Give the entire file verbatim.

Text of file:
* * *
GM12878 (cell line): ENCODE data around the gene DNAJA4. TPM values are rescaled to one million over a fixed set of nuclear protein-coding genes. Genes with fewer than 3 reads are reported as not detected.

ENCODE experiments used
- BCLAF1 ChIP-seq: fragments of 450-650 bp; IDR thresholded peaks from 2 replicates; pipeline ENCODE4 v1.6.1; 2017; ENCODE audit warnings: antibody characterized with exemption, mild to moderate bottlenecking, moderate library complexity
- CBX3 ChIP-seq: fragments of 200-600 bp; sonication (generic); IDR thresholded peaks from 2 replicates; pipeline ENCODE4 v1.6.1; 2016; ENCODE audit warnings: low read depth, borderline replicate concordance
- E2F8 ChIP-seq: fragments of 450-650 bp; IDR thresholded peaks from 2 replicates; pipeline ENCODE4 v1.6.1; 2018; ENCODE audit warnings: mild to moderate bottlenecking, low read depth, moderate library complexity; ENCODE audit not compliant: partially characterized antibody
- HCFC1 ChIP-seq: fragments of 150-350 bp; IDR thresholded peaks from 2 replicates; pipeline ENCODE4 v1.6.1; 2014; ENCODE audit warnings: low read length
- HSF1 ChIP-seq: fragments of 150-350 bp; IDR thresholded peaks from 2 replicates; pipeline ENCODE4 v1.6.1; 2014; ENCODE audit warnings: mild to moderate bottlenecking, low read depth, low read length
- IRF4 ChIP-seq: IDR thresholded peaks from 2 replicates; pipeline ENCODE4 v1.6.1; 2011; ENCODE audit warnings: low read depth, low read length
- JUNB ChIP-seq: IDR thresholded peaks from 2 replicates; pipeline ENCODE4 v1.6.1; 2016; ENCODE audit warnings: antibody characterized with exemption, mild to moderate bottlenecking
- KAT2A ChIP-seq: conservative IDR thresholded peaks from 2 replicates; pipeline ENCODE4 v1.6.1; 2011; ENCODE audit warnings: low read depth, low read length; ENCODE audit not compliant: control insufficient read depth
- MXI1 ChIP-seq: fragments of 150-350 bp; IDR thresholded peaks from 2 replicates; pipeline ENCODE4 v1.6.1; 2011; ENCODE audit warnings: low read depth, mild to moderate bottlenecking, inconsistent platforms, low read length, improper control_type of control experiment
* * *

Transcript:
GM12878 (cell line): ENCODE data around the gene DNAJA4. TPM values are rescaled to one million over a fixed set of nuclear protein-coding genes. Genes with fewer than 3 reads are reported as not detected.

ENCODE experiments used
- BCLAF1 ChIP-seq: fragments of 450-650 bp; IDR thresholded peaks from 2 replicates; pipeline ENCODE4 v1.6.1; 2017; ENCODE audit warnings: antibody characterized with exemption, mild to moderate bottlenecking, moderate library complexity
- CBX3 ChIP-seq: fragments of 200-600 bp; sonication (generic); IDR thresholded peaks from 2 replicates; pipeline ENCODE4 v1.6.1; 2016; ENCODE audit warnings: low read depth, borderline replicate concordance
- E2F8 ChIP-seq: fragments of 450-650 bp; IDR thresholded peaks from 2 replicates; pipeline ENCODE4 v1.6.1; 2018; ENCODE audit warnings: mild to moderate bottlenecking, low read depth, moderate library complexity; ENCODE audit not compliant: partially characterized antibody
- HCFC1 ChIP-seq: fragments of 150-350 bp; IDR thresholded peaks from 2 replicates; pipeline ENCODE4 v1.6.1; 2014; ENCODE audit warnings: low read length
- HSF1 ChIP-seq: fragments of 150-350 bp; IDR thresholded peaks from 2 replicates; pipeline ENCODE4 v1.6.1; 2014; ENCODE audit warnings: mild to moderate bottlenecking, low read depth, low read length
- IRF4 ChIP-seq: IDR thresholded peaks from 2 replicates; pipeline ENCODE4 v1.6.1; 2011; ENCODE audit warnings: low read depth, low read length
- JUNB ChIP-seq: IDR thresholded peaks from 2 replicates; pipeline ENCODE4 v1.6.1; 2016; ENCODE audit warnings: antibody characterized with exemption, mild to moderate bottlenecking
- KAT2A ChIP-seq: conservative IDR thresholded peaks from 2 replicates; pipeline ENCODE4 v1.6.1; 2011; ENCODE audit warnings: low read depth, low read length; ENCODE audit not compliant: control insufficient read depth
- MXI1 ChIP-seq: fragments of 150-350 bp; IDR thresholded peaks from 2 replicates; pipeline ENCODE4 v1.6.1; 2011; ENCODE audit warnings: low read depth, mild to moderate bottlenecking, inconsistent platforms, low read length, improper control_type of control experiment